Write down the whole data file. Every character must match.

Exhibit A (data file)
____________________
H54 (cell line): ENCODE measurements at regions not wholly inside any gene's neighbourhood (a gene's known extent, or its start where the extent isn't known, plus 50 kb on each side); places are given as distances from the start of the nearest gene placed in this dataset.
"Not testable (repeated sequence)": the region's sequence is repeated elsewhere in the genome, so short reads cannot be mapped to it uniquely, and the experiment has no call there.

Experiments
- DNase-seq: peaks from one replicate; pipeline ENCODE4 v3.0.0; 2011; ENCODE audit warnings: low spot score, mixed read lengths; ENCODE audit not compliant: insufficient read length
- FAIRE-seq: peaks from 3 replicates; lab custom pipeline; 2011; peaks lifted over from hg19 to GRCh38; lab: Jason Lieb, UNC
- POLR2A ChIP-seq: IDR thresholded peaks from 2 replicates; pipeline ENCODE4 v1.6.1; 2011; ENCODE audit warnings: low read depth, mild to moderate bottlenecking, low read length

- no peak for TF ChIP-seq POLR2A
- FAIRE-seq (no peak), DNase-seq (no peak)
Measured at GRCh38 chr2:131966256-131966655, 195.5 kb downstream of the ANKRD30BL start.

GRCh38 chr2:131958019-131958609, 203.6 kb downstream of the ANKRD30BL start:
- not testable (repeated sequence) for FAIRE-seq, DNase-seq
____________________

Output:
H54 (cell line): ENCODE measurements at regions not wholly inside any gene's neighbourhood (a gene's known extent, or its start where the extent isn't known, plus 50 kb on each side); places are given as distances from the start of the nearest gene placed in this dataset.
"Not testable (repeated sequence)": the region's sequence is repeated elsewhere in the genome, so short reads cannot be mapped to it uniquely, and the experiment has no call there.

Experiments
- DNase-seq: peaks from one replicate; pipeline ENCODE4 v3.0.0; 2011; ENCODE audit warnings: low spot score, mixed read lengths; ENCODE audit not compliant: insufficient read length
- FAIRE-seq: peaks from 3 replicates; lab custom pipeline; 2011; peaks lifted over from hg19 to GRCh38; lab: Jason Lieb, UNC
- POLR2A ChIP-seq: IDR thresholded peaks from 2 replicates; pipeline ENCODE4 v1.6.1; 2011; ENCODE audit warnings: low read depth, mild to moderate bottlenecking, low read length

- no peak for TF ChIP-seq POLR2A
- FAIRE-seq (no peak), DNase-seq (no peak)
Measured at GRCh38 chr2:131966256-131966655, 195.5 kb downstream of the ANKRD30BL start.

GRCh38 chr2:131958019-131958609, 203.6 kb downstream of the ANKRD30BL start:
- not testable (repeated sequence) for FAIRE-seq, DNase-seq